According to the Finance Department, the Government of Canada’s contribution to health
spending includes “the CHT (both cash and tax points), targeted funding for medical equipment
and health reform … equalization … [and] substantial direct contributions to health care and
health research.”2 In 2005-06 the federal government made the following contributions to health
care funding, totaling over $43 billion:3
      Canada Health Transfer (CHT)                                                           $31.80 billion
       Includes both cash and tax points. The Finance Department states that it is
       “misleading for the provinces to ignore the $17 billion in CHT/CST tax points
       provided by the federal government and about $9.5 billion transferred to provinces
       through the equalization program. Provinces have the flexibility to spend all or any
       part of these amounts on health care.”4

      Wait Times Reduction Transfer                                                          $ 0.625 billion
      Equalization                                                                           $ 4.25 billion
       The federal government provides 8 of 10 provinces with equalization totaling
       $10.9 billion in 2005-06. Provinces may allocate whatever they want to health.
       “On average, provinces spend about 39% of their program budgets on health care.
       It is reasonable to assume 39% of annual equalization goes to health.” 5

      Territorial Formula Financing                                                          $ 0.78 billion
       Assumes 39% of $2.0 billion in equalization payments to the territories goes to
       health (as with the provinces) = $.78 billion

      Direct contributions to health care and health research                                $ 5.00 billion
       For First Nations’ health, veterans’ health, health protection, disease prevention,
       health information, and health-related research. Figure from 2004-05; no figure
       found for 2005-06.

      Support through the tax system                                                         $ 1.00 billion
       For tax measures such as credits for medical expenses, disability, caregivers, and
       infirm dependant. Figure from 2004-05; no figure found for 2005-06.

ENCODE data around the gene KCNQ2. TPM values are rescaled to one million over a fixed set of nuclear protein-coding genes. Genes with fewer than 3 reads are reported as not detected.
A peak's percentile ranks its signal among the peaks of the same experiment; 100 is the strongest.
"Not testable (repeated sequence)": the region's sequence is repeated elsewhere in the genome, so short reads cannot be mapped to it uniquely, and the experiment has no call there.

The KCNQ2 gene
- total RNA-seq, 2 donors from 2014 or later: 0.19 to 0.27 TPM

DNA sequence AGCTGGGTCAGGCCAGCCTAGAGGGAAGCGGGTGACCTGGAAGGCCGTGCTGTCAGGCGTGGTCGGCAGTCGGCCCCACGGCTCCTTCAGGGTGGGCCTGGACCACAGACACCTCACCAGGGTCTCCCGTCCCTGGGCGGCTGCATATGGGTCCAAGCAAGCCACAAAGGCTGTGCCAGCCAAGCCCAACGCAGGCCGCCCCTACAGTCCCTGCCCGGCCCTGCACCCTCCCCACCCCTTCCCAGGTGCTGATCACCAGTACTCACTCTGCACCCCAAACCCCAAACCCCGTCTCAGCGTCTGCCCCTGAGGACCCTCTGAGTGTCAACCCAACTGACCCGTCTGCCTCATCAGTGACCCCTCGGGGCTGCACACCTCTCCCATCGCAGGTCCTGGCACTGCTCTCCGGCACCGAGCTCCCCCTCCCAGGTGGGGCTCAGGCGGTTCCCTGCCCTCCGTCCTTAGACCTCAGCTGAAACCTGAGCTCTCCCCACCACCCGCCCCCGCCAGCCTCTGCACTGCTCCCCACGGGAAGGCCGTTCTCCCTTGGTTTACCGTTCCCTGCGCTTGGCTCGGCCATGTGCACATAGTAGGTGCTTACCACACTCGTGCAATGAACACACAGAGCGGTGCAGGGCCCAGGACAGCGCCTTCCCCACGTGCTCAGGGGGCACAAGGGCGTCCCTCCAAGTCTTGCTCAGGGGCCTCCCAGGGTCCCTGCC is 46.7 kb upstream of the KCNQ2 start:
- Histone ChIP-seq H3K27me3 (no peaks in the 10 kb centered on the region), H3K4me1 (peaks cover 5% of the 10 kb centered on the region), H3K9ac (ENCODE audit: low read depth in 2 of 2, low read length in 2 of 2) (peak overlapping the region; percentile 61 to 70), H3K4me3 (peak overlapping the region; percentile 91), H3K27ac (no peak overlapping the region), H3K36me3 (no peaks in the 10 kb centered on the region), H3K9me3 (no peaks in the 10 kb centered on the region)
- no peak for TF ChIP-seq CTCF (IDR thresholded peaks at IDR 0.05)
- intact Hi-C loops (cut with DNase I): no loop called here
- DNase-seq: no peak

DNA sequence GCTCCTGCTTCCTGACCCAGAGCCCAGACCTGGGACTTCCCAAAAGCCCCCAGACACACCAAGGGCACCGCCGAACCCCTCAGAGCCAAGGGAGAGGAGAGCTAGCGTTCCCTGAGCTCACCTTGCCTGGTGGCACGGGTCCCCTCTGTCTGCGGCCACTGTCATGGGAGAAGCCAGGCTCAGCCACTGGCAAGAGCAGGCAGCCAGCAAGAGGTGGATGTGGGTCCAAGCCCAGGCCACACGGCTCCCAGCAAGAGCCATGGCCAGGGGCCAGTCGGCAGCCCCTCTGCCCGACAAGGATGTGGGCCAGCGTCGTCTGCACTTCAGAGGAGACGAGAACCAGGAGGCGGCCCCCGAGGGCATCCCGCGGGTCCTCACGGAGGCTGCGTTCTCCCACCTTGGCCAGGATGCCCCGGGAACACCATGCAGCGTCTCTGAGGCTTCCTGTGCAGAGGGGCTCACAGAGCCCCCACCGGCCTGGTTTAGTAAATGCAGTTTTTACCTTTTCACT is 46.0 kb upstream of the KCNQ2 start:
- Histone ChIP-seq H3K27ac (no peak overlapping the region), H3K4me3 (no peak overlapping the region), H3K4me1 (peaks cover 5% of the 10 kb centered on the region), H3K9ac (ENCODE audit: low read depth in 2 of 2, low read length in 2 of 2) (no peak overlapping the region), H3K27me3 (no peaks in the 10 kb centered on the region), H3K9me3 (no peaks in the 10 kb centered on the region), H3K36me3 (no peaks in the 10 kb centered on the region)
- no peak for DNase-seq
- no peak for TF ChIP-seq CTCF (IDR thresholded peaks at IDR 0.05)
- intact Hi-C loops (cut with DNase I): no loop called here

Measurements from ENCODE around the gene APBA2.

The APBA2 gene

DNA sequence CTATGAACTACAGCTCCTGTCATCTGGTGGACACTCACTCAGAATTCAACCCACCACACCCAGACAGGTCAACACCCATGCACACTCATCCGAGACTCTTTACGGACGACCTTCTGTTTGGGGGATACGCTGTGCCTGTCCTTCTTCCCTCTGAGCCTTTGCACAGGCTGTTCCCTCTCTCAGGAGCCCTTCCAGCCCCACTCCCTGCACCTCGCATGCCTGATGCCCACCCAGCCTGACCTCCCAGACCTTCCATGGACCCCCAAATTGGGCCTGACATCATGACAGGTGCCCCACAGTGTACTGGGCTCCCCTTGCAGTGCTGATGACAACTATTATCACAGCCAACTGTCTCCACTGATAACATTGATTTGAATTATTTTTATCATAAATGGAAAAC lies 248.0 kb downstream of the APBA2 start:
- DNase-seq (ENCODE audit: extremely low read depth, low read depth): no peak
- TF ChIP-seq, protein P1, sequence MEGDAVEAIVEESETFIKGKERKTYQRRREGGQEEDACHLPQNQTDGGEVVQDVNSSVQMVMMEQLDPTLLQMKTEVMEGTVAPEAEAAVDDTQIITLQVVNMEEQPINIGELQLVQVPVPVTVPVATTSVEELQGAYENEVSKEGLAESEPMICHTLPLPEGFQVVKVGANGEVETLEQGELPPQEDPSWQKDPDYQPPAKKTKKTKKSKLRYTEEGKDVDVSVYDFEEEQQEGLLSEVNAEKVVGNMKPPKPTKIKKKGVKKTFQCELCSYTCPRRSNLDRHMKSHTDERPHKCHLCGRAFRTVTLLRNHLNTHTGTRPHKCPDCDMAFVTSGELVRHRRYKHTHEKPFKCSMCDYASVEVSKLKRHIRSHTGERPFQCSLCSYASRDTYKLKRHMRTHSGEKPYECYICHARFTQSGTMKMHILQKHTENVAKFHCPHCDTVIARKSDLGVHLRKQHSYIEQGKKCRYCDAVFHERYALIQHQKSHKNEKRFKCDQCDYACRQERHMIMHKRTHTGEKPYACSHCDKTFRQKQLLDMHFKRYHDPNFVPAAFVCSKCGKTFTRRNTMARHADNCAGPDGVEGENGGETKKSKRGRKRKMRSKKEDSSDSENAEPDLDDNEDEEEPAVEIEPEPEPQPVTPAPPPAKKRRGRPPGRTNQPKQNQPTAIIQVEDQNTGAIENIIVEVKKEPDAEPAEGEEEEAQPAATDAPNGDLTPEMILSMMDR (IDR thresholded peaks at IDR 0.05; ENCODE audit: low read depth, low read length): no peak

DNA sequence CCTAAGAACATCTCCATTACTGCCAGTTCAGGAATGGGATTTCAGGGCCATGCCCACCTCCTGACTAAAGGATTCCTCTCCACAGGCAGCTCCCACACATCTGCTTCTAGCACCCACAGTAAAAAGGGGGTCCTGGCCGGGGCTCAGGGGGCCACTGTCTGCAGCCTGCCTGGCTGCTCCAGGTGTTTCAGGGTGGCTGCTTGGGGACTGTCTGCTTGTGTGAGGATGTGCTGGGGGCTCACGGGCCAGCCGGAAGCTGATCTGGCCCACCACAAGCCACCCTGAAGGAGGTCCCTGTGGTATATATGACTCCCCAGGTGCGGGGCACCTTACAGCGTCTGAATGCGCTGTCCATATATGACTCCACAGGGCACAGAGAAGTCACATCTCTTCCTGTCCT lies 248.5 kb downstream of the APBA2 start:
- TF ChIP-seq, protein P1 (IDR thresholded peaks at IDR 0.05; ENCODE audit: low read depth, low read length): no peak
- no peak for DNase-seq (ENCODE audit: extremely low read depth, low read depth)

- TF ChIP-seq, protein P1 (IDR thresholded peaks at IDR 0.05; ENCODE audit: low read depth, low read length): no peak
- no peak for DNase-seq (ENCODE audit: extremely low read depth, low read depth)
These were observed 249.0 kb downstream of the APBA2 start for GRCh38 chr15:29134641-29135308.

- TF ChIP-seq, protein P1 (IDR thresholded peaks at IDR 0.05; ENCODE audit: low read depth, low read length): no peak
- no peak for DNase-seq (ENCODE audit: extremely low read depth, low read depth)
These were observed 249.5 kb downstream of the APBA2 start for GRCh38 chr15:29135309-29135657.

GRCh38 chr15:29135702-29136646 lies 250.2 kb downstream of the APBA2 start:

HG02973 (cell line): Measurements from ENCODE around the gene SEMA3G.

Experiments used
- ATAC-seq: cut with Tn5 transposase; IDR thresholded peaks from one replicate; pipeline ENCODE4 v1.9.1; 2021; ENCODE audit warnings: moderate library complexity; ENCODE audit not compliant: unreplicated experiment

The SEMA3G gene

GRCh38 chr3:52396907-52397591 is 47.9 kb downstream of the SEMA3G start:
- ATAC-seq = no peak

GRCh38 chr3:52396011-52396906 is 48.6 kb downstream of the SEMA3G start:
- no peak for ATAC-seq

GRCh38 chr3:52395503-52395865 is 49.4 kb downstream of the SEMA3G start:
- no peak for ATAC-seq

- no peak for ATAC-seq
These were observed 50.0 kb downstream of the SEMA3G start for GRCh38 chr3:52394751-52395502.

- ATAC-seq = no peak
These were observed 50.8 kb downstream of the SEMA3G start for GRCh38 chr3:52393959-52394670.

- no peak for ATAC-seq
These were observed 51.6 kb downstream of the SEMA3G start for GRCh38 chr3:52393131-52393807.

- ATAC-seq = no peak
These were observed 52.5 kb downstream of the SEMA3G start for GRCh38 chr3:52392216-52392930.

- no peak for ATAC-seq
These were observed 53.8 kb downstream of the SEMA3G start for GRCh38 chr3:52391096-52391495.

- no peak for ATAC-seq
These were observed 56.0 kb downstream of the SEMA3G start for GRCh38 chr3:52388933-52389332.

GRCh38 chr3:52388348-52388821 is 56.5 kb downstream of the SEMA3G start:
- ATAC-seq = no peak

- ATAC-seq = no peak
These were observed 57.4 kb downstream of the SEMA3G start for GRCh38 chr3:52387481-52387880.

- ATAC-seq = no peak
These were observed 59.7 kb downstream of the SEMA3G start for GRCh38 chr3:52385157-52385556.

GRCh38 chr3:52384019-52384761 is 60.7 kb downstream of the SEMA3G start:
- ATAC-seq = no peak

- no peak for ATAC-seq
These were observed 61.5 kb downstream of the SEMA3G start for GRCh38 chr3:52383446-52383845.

TOTAL federal health funding                                           $43.46 billion
Using the definition provided by the Finance Department—which is consistent with the
Conservative Party’s election commitment of 1% of total health funding—one percent of health

One Percent of Federal Health Spending for Sport and Physical Activity                         Sport Matters Group
                                                       -4-

funding equals one percent of $43.46 billion or $435 million per year. Although some may wish
to argue that the Canada Health Transfer alone is the federal contribution to health spending, this
reflects neither the accounting provided by Finance Canada nor the statements of Prime Minister
Harper. Nonetheless, one percent of federal spending on health care even using this incomplete
definition represents annual funding for sport and physical activity of $318 million per year, well
above the current annual funding of $147 million.

Summary
For several years, the sport community has been calling for an annual investment in sport and
physical activity by the federal government equal to at least one percent of federal health care
funding. The Conservative Party committed to the one percent funding level in both its 2004 and
2006 election platforms. Using Finance Department figures, one percent would mean annual
funding for sport and physical activity of $435 million, an amount that would permit full
implementation of the Physical Activity and Sport Act and the vision of the Canadian Sport Policy.

Sources
1 Figures are estimates for 2006-07 provided by Sport Canada officials. Actual spending for 2005-06 (to March 31st,
2006) not yet available.
2
  Finance Canada website, “Federal Support for Health Care: The Facts,” September 2004. URL:
http://www.fin.gc.ca/facts/fshc7_e.html. Accessed April 2006.
3
  Note 2005-06 figures taken from Finance Canada website, “Federal Transfers to Provinces and Territories,” March
2006. URL: http://www.fin.gc.ca/FEDPROV/ftpte.html. Accessed April 2006.
4
  Finance Canada website, “Federal Support for Health Care: The Facts,” September 2004. URL:
http://www.fin.gc.ca/facts/fshc7_e.html. Accessed April 2006.
5
  Finance Canada website, “Federal Support for Health Care: The Facts,” September 2004. URL:
http://www.fin.gc.ca/facts/fshc7_e.html. Accessed April 2006.




One Percent of Federal Health Spending for Sport and Physical Activity                       Sport Matters Group